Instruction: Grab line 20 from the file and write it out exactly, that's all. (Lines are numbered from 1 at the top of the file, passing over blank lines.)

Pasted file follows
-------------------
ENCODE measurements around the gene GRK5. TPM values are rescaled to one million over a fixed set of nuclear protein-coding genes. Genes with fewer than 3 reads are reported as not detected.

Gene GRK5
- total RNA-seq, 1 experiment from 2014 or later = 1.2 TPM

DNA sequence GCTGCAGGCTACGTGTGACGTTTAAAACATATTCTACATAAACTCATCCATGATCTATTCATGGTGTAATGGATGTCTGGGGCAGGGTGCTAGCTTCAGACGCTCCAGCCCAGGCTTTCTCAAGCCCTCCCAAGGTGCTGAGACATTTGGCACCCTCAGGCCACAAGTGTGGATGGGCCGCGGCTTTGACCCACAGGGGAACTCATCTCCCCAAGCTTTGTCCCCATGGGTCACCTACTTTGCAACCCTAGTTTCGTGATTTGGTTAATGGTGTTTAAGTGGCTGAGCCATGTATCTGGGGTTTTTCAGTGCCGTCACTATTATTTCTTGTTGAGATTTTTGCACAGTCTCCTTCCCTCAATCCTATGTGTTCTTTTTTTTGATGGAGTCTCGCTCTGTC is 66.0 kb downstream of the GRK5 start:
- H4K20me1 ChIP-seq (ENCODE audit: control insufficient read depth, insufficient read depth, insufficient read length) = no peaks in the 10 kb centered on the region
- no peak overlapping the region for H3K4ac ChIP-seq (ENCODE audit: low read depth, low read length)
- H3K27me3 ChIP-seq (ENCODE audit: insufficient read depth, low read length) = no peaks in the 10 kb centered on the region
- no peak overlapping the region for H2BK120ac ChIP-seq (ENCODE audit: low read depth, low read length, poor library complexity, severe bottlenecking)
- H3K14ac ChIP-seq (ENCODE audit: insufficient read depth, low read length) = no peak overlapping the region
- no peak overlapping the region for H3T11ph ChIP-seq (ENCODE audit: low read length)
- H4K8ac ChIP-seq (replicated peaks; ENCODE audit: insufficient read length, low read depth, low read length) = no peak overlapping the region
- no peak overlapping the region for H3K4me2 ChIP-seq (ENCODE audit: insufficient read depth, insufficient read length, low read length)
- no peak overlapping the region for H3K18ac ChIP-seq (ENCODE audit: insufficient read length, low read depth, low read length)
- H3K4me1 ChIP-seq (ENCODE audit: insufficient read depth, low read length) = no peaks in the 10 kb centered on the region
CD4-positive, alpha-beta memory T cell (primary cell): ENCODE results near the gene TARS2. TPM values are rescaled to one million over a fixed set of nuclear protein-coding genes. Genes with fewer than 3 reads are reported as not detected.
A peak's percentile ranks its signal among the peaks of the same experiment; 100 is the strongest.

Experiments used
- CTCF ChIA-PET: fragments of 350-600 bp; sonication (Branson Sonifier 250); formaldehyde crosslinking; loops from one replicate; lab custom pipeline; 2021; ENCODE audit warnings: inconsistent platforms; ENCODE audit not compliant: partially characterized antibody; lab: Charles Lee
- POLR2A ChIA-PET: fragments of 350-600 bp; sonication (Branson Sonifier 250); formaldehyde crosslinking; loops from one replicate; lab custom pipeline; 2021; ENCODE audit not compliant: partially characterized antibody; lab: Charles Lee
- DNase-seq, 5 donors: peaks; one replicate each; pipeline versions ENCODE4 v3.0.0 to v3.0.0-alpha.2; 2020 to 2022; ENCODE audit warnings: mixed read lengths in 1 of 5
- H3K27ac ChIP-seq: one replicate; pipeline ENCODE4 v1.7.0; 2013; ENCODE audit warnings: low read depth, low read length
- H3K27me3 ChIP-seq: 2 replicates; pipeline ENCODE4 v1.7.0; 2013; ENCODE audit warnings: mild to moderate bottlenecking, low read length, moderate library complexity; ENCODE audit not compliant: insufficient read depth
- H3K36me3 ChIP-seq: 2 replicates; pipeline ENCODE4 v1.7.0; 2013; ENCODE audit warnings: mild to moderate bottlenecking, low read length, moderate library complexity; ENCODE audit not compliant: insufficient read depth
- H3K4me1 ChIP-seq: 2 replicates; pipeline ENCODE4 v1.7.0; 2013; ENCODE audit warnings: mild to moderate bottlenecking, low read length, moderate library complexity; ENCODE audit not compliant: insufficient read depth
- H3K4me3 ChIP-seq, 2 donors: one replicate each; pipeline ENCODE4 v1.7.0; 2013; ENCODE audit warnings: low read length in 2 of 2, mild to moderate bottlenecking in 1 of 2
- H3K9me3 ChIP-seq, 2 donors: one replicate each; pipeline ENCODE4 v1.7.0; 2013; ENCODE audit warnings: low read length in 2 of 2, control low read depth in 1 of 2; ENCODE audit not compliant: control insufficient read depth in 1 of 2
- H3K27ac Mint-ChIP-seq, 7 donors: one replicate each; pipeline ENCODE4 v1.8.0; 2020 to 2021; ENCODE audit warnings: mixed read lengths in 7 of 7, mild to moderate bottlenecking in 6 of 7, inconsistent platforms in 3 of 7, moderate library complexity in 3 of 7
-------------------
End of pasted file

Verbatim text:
- DNase-seq, 5 donors: peaks; one replicate each; pipeline versions ENCODE4 v3.0.0 to v3.0.0-alpha.2; 2020 to 2022; ENCODE audit warnings: mixed read lengths in 1 of 5